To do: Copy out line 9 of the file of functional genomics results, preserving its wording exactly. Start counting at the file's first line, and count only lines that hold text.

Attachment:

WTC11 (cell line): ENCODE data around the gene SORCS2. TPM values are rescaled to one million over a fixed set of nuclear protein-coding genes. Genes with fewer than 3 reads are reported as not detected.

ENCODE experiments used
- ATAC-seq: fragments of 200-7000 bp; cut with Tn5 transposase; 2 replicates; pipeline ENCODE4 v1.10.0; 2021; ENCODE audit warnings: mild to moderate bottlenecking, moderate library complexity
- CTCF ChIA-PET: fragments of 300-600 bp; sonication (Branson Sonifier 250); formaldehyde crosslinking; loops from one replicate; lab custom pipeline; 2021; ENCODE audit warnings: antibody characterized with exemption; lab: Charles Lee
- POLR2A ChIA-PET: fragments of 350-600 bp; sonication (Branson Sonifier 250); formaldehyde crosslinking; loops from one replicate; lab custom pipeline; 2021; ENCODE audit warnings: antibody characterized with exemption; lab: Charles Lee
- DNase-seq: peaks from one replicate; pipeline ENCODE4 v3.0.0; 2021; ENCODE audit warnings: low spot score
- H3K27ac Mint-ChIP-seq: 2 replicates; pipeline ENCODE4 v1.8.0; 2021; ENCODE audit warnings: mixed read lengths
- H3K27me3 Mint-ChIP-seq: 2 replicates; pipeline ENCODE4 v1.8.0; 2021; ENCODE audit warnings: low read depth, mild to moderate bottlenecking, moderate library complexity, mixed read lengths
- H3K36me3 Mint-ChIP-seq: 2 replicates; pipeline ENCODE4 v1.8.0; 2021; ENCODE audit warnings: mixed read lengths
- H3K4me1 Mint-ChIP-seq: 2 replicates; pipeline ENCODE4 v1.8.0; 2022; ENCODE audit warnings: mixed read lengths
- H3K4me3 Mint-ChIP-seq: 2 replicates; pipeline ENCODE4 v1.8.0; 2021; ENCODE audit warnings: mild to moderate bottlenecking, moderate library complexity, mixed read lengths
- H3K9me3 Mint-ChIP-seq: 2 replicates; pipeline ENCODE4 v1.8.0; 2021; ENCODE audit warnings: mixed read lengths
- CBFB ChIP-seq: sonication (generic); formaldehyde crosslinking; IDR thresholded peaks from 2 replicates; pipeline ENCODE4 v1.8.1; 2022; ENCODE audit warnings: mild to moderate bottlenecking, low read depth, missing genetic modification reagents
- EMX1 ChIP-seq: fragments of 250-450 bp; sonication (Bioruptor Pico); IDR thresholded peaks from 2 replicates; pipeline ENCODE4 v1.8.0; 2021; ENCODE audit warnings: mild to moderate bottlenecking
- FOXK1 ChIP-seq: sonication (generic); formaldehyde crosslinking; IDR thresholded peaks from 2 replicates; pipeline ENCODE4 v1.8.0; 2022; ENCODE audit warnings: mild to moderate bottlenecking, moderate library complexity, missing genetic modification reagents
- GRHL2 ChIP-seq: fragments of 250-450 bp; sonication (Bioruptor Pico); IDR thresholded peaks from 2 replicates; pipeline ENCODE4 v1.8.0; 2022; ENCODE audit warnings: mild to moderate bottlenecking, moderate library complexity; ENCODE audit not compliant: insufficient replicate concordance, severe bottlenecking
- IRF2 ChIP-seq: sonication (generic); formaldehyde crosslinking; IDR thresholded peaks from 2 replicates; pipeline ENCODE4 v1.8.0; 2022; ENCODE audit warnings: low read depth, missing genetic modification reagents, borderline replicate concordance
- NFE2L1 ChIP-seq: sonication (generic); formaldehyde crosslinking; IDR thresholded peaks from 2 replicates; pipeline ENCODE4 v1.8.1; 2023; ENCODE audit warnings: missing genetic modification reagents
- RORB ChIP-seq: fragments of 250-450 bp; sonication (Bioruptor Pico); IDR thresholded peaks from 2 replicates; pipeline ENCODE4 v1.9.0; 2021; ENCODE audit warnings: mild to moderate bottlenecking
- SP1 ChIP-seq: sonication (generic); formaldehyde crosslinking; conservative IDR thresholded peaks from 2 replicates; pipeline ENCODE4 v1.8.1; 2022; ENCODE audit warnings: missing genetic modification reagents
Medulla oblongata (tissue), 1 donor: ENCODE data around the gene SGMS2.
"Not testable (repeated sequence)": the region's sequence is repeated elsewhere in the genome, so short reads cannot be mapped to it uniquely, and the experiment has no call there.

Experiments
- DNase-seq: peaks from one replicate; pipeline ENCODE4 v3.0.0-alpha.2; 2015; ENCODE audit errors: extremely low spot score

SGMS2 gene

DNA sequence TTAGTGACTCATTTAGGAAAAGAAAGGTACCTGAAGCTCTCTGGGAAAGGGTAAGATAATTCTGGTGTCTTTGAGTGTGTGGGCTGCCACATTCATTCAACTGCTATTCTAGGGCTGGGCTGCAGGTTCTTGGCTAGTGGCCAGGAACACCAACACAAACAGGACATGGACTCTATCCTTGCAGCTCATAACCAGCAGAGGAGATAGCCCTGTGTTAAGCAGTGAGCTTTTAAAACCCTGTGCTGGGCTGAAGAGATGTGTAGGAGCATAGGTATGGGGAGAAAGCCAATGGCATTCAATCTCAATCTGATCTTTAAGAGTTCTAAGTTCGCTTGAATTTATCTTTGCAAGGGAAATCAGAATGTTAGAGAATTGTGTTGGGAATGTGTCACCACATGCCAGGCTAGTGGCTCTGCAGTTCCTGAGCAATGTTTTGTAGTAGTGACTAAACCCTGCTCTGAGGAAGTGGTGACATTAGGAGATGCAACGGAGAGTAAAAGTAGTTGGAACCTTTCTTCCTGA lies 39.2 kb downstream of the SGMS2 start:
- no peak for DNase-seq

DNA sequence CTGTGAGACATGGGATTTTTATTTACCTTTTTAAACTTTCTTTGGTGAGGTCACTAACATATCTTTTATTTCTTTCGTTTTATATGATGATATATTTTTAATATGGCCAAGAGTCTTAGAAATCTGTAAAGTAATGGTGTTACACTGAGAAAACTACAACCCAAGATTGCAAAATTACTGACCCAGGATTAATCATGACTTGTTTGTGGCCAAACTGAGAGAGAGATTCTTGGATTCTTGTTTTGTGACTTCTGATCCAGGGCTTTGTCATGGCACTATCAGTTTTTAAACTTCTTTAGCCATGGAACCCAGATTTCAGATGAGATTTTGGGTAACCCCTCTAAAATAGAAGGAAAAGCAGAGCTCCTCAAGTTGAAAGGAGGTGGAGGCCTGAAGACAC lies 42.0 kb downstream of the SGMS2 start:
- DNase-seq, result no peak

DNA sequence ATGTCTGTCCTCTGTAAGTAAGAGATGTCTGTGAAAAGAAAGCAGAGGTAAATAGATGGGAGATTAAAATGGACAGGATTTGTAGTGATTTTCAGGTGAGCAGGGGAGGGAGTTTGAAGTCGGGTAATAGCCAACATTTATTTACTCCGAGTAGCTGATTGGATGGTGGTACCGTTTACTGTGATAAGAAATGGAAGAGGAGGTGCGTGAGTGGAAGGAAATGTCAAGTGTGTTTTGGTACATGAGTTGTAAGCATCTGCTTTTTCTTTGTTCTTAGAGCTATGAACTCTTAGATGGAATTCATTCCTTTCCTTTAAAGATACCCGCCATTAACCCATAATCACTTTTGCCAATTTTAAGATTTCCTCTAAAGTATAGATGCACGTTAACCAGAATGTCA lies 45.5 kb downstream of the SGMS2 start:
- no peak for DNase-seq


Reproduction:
- H3K36me3 Mint-ChIP-seq: 2 replicates; pipeline ENCODE4 v1.8.0; 2021; ENCODE audit warnings: mixed read lengths